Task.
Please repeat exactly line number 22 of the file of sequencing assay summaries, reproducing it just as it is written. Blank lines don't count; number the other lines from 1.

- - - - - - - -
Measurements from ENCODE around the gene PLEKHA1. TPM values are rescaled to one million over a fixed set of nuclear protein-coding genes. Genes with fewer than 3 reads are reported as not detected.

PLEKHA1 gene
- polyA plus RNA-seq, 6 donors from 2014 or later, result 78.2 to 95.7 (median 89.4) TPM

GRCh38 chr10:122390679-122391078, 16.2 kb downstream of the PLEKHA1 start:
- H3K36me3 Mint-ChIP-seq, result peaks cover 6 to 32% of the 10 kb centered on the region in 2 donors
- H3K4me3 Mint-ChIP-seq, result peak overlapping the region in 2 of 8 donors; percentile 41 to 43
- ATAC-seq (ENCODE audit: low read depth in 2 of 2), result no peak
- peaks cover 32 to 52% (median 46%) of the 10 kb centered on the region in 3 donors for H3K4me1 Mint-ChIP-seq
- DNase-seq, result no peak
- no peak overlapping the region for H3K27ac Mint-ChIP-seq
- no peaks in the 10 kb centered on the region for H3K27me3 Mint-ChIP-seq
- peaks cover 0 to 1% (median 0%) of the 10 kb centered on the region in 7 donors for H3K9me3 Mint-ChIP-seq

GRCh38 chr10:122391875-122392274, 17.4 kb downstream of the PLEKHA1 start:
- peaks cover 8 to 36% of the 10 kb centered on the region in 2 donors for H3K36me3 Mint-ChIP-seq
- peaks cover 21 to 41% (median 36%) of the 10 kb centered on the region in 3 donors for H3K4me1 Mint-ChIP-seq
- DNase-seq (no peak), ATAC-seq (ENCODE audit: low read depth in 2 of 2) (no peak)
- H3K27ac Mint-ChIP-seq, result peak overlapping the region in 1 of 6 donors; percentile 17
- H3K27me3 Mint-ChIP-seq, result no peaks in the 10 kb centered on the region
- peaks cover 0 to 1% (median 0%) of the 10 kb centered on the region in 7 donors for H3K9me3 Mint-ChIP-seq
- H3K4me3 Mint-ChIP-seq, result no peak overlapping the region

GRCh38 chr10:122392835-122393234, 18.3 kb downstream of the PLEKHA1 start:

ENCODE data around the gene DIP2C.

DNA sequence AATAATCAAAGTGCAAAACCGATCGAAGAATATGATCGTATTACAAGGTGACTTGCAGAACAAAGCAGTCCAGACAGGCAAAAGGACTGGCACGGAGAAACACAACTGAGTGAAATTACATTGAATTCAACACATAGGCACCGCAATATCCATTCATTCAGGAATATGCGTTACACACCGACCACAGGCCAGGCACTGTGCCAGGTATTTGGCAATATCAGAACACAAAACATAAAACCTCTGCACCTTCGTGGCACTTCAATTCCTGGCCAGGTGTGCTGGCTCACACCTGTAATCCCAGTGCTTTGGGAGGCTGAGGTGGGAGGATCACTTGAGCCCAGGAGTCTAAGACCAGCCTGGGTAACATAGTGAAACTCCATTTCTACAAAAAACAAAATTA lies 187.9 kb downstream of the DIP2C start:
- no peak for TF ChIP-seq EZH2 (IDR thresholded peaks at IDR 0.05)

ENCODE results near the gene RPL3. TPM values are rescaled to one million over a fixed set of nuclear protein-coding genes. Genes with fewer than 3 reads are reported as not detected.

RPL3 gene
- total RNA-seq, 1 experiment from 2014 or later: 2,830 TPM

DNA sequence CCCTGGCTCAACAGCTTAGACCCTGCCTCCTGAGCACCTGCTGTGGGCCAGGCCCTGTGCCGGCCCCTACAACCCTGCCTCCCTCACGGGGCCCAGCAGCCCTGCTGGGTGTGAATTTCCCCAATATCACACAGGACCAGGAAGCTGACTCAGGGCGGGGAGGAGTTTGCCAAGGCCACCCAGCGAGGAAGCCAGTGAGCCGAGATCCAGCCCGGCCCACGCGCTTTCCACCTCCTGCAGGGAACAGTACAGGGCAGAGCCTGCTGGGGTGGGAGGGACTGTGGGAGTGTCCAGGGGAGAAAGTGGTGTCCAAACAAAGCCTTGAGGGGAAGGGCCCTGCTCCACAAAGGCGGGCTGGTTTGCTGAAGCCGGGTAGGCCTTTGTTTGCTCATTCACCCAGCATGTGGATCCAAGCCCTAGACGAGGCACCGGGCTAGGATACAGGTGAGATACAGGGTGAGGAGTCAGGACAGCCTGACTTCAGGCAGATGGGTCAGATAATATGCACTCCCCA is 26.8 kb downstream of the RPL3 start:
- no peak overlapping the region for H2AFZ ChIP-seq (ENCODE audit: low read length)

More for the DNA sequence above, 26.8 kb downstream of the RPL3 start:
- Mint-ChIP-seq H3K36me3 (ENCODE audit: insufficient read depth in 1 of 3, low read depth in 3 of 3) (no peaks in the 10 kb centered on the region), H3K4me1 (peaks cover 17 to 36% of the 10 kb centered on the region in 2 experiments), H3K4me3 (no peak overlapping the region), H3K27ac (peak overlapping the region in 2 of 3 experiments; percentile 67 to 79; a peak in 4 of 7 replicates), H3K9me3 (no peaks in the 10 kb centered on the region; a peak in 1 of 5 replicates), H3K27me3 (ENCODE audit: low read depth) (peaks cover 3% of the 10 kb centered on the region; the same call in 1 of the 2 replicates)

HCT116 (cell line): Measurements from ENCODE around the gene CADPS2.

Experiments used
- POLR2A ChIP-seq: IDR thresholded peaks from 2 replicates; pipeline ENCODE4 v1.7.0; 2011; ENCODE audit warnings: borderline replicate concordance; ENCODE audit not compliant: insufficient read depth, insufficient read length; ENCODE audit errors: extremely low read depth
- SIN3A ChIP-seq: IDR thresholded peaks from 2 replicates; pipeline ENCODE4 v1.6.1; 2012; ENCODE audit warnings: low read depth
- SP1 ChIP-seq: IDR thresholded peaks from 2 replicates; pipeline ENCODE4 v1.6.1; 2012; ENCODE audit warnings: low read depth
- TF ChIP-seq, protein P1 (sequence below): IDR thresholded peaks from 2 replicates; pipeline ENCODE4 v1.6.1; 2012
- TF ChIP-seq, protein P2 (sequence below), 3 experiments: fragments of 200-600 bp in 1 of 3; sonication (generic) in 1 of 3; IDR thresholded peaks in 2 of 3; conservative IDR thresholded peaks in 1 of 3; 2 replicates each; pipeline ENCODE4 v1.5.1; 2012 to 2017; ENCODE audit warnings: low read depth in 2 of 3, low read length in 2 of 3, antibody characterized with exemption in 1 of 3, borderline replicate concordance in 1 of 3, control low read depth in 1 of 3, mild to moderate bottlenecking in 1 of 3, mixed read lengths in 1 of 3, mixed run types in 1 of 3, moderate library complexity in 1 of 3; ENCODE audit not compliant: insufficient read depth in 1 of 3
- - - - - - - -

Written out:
ENCODE data around the gene DIP2C.